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Study: High assessments might have contributed to Detroit’s foreclosure crisis

The study found a much larger proportion of homes in the lowest price range were subject to inflated assessments when compared to homes in top price tiers. (Carlos Osorio/AP)
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Homes in Detroit were assessed at amounts higher than allowed by the state constitution, according to a forthcoming study, a problem that led to many of the widespread foreclosures that plagued the city after the housing market crash in 2007.

According to data cited in the study, between 2005 and 2015, 1 out of 3 Detroit properties were foreclosed upon because of mortgage default or unpaid property taxes. Even as recently as 2015, Detroit had one of the highest property-tax foreclosure rates in the nation for any jurisdiction, with 3,949 foreclosures per 100,000 people.

The study found a much larger proportion of homes in the lowest price range were subject to these inflated assessments when compared to homes in top price tiers. Moreover, property owners who would have been eligible for waivers because of economic hardship encountered numerous barriers preventing them from obtaining approval for a reduction or elimination of their property tax bill.

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The study, which is to appear in the Southern California Law Review, is authored by Bernadette Atuahene, a professor at Chicago-Kent College of Law and a visiting professor at Detroit’s Wayne State University College of Law, and Tim Hodge, professor of economics at Oakland University. 

The Michigan constitution states homes cannot be assessed at more than 50 percent of their market value, yet the study analyzed sales data from 2008 to 2015 and found between 55 and 85 percent of homes were assessed at amounts higher than allowed by the state constitution.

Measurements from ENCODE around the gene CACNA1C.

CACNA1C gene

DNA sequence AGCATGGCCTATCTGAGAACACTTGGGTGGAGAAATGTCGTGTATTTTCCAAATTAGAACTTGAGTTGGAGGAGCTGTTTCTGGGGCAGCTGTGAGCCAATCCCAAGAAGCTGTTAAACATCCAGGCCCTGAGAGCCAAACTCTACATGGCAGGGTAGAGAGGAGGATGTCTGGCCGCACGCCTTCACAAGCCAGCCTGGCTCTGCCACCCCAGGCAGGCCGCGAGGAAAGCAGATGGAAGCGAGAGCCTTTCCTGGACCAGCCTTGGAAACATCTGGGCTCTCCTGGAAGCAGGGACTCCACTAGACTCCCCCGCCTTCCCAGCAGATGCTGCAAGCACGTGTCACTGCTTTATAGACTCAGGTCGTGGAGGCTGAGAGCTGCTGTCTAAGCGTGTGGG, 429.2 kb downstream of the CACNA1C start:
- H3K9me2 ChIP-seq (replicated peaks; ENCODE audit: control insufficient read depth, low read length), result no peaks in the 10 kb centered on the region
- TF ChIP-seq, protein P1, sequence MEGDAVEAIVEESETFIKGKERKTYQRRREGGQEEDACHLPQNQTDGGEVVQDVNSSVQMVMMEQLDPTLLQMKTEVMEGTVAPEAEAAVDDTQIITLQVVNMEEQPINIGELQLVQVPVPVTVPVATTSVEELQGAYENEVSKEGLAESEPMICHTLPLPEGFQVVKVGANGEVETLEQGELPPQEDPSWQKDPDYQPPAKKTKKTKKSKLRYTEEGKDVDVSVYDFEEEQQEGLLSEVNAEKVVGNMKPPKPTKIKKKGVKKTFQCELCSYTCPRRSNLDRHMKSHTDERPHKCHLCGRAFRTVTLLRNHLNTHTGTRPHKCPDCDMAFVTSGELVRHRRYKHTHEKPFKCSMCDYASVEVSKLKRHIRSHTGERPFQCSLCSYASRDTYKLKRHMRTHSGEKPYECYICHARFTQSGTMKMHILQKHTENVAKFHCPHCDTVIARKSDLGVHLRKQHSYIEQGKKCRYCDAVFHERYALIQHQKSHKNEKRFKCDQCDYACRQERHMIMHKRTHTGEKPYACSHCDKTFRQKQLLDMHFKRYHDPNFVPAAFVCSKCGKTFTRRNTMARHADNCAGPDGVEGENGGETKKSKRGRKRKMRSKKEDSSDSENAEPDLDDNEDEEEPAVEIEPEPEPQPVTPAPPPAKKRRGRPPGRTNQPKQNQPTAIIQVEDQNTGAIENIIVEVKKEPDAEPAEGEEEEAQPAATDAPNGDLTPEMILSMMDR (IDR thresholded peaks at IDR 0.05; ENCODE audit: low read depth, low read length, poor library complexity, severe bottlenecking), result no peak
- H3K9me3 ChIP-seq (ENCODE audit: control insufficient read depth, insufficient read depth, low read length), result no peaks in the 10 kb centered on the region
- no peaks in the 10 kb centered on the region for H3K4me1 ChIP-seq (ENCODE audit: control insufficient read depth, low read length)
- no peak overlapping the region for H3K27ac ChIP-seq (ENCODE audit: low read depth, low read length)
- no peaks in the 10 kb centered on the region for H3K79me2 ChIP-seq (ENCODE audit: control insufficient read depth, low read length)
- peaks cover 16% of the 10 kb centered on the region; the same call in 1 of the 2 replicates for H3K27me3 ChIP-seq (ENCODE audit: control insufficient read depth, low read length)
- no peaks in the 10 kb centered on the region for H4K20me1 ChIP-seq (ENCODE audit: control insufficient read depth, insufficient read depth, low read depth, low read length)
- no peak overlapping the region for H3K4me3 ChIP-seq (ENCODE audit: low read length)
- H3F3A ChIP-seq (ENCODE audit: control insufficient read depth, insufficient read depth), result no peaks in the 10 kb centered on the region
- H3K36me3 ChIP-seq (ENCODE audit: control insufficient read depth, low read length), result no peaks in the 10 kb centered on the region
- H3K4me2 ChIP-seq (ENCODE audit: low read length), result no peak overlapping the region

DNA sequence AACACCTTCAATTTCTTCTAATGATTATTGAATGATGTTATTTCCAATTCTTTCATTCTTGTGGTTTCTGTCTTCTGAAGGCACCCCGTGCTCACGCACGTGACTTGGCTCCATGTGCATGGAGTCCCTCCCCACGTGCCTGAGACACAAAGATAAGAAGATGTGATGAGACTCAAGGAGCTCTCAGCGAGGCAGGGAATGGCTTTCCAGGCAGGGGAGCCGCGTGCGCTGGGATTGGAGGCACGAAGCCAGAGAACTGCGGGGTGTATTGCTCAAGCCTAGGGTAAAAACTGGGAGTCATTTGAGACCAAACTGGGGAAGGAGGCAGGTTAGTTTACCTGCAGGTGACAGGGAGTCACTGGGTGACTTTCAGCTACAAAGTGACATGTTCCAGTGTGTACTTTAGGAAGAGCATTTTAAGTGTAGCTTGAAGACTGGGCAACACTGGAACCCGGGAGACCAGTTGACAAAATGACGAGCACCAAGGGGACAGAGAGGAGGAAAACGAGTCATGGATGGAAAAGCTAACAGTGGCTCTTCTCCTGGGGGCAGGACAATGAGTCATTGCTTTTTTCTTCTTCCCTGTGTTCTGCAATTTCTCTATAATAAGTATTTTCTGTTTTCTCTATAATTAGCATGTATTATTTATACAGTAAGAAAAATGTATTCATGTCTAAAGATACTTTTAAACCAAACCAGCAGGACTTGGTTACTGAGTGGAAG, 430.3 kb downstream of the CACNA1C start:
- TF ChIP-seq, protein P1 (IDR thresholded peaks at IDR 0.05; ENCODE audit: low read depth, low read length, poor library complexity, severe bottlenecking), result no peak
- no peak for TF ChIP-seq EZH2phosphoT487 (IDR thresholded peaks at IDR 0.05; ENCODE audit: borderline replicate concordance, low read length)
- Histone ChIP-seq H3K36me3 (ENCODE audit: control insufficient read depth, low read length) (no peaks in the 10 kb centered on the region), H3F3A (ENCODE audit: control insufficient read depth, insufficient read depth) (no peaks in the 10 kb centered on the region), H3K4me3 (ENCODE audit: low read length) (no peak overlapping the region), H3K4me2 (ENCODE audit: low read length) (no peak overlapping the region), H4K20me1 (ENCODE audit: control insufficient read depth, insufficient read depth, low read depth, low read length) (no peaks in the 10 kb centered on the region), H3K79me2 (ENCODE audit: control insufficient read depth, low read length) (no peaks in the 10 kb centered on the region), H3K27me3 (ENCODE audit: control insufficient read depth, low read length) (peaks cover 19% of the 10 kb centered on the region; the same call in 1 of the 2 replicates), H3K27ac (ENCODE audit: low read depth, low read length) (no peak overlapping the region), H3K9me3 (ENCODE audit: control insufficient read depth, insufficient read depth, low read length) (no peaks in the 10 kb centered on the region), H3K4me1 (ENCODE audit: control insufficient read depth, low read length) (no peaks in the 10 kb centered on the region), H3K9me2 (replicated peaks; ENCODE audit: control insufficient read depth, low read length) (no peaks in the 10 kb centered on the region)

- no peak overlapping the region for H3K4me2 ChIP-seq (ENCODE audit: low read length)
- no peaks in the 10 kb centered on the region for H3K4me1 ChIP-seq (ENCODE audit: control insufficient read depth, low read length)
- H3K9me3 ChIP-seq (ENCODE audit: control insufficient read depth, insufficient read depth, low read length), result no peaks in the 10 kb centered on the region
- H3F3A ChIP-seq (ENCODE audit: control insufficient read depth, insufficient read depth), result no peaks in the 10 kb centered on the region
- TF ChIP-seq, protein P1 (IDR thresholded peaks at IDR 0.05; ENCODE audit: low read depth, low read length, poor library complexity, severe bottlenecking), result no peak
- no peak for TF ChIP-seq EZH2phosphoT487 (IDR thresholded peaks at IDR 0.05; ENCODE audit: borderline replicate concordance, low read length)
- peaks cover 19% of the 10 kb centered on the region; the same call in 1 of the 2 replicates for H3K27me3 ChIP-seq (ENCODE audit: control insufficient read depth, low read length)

Further analysis looked at the distribution of these inflated assessments in five different price bands, referred to as quintiles in the study.

“We found that in quintile 1 and 2 [the lowest priced homes] 95 percent or more were being assessed in violation of the Michigan constitution,” Atuahene said in an interview. “But when you get to quintile 5, the highest valued homes, only about 13 percent were being assessed in violation of the constitution. Which means that the poorest homeowners with the lowest valued homes are bearing the burden of these unconstitutional assessments.” 

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Detroit Chief Assessor Alvin Horhn disputed the findings of the study, saying the methodology was flawed.

“We are familiar with the UOC study on assessments in the city of Detroit and find that much of it relies on data that do not meet the standards of the State Tax Commission. Therefore, its findings would not be applicable under Michigan law,” Horhn said in a statement. When asked for specifics, city officials declined to provide any details.